Book Review: The Phantom of Faerie Mountain

Title: The Phantom of Faerie Mountain
Author: E.M. McIntyre
Genre: Fantasy, YA, Middle-grade
Year Published: 2015

Date finished: April 9, 2021

The Phantom of Faerie Mountain, by E.M. McIntyre is a young adult/middle-grade fantasy story about a fourteen-year-old girl named Abby who finds herself in a world of magic and mystery.

This was a really fun read! Abby is a curious girl with a big heart. She’s not afraid of danger and will do whatever it takes to find out the truth. She also learns some secrets about her own family and herself.

This is a great story for young readers. It would also be a great bed-time story to read to the little ones. The dangers, the friendships, the talking dog, etc. all play an important role in Abby’s journey. I really liked Rory’s character. I loved his accent.  

Who should read this: Everyone. It’s the kind of book that takes you away from reality and into a fun magical world. There’s no gore or deadly violence so all can enjoy it.

Book Review: Jonathan’s Vows

Title: Jonathan’s Vows
Author: Mark Lages
Genre: Literary fiction
Year Published: 2021

Date finished: March 30, 2021

Jonathan’s Vows by Mark Lages is a literary fiction novel about a young man who is about to get married and is writing his vows. In the process he reflects on his life. The story begins with the wedding and leads to the honeymoon, to buying his first house, to having his first child, and so on. There is sort of a chronological order to this story yet includes stories that are out of order. And, it’s written like a memoir yet includes a second person point-of-view: his wife. This is uniquely done.

I loved this book! The style is very different from anything I’ve read. Lages took something so simple and created this beautiful story about a man’s journey through life—through ups and downs. In the end, you’re left feeling like life is okay. If you’re ever too hard on yourself, read this book. It will make you see yourself in a much kinder way. It put a smile on my face. I laughed at times and sympathized other times. It’s wonderfully written.

Who should read this book: Everyone. It’s a book that we can all learn from. There are no lessons to teach and there are no end goals. It’s a simple story about one man’s life, yet there is so much to get out of.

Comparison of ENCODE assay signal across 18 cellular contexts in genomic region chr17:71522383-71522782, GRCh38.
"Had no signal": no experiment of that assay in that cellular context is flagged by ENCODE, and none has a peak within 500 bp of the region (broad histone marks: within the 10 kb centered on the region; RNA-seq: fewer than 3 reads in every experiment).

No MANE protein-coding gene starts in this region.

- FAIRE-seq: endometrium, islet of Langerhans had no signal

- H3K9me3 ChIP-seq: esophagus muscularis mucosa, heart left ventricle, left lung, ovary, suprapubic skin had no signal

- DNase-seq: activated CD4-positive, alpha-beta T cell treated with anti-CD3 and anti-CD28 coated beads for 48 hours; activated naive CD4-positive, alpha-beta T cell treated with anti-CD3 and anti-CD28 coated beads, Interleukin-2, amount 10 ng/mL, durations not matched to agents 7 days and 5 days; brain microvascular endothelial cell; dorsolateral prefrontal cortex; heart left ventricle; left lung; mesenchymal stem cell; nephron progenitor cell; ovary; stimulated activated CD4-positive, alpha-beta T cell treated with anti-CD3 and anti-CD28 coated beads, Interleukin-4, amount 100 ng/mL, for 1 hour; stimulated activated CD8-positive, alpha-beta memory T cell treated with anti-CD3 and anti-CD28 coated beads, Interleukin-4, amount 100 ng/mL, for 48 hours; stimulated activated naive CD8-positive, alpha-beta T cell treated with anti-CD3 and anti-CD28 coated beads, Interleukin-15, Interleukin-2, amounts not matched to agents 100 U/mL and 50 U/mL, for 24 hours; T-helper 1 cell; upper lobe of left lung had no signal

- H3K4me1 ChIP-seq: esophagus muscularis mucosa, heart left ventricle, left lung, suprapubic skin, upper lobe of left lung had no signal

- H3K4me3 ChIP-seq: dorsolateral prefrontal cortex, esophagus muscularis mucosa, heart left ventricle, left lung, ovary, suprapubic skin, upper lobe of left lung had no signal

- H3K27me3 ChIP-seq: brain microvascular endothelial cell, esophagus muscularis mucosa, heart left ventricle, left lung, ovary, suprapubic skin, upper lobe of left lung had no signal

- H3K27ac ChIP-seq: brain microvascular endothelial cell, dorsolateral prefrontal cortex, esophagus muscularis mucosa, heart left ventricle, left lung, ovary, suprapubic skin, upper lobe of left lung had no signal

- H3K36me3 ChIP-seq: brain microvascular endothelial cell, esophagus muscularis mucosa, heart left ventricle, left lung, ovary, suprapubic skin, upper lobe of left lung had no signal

Book Review: Gideon the Ninth

Title: Gideon the Ninth
Author: Tamsyn Muir
Genre: Fantasy, Dystopian, Grimdark
Year Published: 2019

Date finished: March 25, 2021

Gideon the Ninth by Tamsyn Muir is a dark fantasy about a sort of princess, known as the Reverend Daughter, and her guard/soldier/protector. They were invited to an event where the game was about who wins and who dies. The soldier, Gideon, initially had no interest in being a part of this. She had her own plans to escape the House, but the Reverend Daughter found a way to keep her from leaving. The event was super brutal and extremely gory.

A couple of things I really enjoyed about this book:

  1. The writing is beautiful. The prose is very unique and left me completely amazed.
  2. The relationship between Gideon and the Reverend Daughter was superb. It starts out with both women detesting each other. One would not give in to the other. With the Reverend Daughter having most of the control, she was able to force Gideon to do as she says. The two eventually began to understand each other and eventually got on good terms. I thought this was nicely done.

One thing I want to point out is that the style of writing can be difficult to understand. I found myself looking up quite a few words. The story style reminds me of Dune by Frank Herbert. It’s a very complex storyline with layers and a lot of characters to remember. The world was fascinating. It’s got swords, magic, skeletons, trains, futuristic things.

I really enjoyed this book. I believe the relationship leaned toward LGBT, but it wasn’t in-your-face. I didn’t get that impression at all. It was subtle. You knew, but it wasn’t forced.

Who should read this: All lovers of fantasy, magic, future worlds, and horror and gore. The worldbuilding is extravagant. It’s a really amazing book.

Book Review: Dark Lover

Title: Dark Lover      
Author: J.R. Ward
Genre: Urban Fantasy, Erotica
Year Published: 2018

Date finished: March 10, 2021

Dark Lover by J.R. Ward is an urban fantasy erotica romance about a vampire named Wrath who was asked to turn a half human half vampire woman into full vampire. Before he even considered doing the job, he’d already fallen in love with her. There’s more to the story but this is basically what I got out of it.